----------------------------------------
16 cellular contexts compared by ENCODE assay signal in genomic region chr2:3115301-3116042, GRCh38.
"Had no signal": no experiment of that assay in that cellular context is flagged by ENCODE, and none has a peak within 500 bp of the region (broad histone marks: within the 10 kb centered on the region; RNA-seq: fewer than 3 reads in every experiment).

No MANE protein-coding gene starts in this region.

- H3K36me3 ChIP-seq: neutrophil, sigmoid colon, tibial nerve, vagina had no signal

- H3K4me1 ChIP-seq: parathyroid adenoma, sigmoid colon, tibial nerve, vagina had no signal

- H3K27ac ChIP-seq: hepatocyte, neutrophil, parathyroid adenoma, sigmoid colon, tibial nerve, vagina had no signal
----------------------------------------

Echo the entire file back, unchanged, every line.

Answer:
16 cellular contexts compared by ENCODE assay signal in genomic region chr2:3115301-3116042, GRCh38.
"Had no signal": no experiment of that assay in that cellular context is flagged by ENCODE, and none has a peak within 500 bp of the region (broad histone marks: within the 10 kb centered on the region; RNA-seq: fewer than 3 reads in every experiment).

No MANE protein-coding gene starts in this region.

- H3K36me3 ChIP-seq: neutrophil, sigmoid colon, tibial nerve, vagina had no signal

- H3K4me1 ChIP-seq: parathyroid adenoma, sigmoid colon, tibial nerve, vagina had no signal

- H3K27ac ChIP-seq: hepatocyte, neutrophil, parathyroid adenoma, sigmoid colon, tibial nerve, vagina had no signal